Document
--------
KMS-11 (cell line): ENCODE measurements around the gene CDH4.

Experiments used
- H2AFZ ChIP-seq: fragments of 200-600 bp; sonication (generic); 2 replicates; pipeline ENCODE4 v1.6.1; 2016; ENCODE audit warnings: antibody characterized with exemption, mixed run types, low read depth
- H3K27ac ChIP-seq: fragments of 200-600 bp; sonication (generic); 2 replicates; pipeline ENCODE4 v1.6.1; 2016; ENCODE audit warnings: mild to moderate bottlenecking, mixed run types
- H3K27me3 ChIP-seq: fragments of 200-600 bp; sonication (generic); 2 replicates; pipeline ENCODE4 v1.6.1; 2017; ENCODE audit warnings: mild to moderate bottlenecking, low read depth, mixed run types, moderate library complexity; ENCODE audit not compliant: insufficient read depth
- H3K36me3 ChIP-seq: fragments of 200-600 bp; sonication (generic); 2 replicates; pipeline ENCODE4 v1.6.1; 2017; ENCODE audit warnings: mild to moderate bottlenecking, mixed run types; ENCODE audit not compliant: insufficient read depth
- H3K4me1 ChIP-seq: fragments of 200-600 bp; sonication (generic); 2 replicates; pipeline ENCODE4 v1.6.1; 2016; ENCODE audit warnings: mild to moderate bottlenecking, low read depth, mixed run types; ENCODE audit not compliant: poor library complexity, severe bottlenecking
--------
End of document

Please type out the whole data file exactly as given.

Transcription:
KMS-11 (cell line): ENCODE measurements around the gene CDH4.

Experiments used
- H2AFZ ChIP-seq: fragments of 200-600 bp; sonication (generic); 2 replicates; pipeline ENCODE4 v1.6.1; 2016; ENCODE audit warnings: antibody characterized with exemption, mixed run types, low read depth
- H3K27ac ChIP-seq: fragments of 200-600 bp; sonication (generic); 2 replicates; pipeline ENCODE4 v1.6.1; 2016; ENCODE audit warnings: mild to moderate bottlenecking, mixed run types
- H3K27me3 ChIP-seq: fragments of 200-600 bp; sonication (generic); 2 replicates; pipeline ENCODE4 v1.6.1; 2017; ENCODE audit warnings: mild to moderate bottlenecking, low read depth, mixed run types, moderate library complexity; ENCODE audit not compliant: insufficient read depth
- H3K36me3 ChIP-seq: fragments of 200-600 bp; sonication (generic); 2 replicates; pipeline ENCODE4 v1.6.1; 2017; ENCODE audit warnings: mild to moderate bottlenecking, mixed run types; ENCODE audit not compliant: insufficient read depth
- H3K4me1 ChIP-seq: fragments of 200-600 bp; sonication (generic); 2 replicates; pipeline ENCODE4 v1.6.1; 2016; ENCODE audit warnings: mild to moderate bottlenecking, low read depth, mixed run types; ENCODE audit not compliant: poor library complexity, severe bottlenecking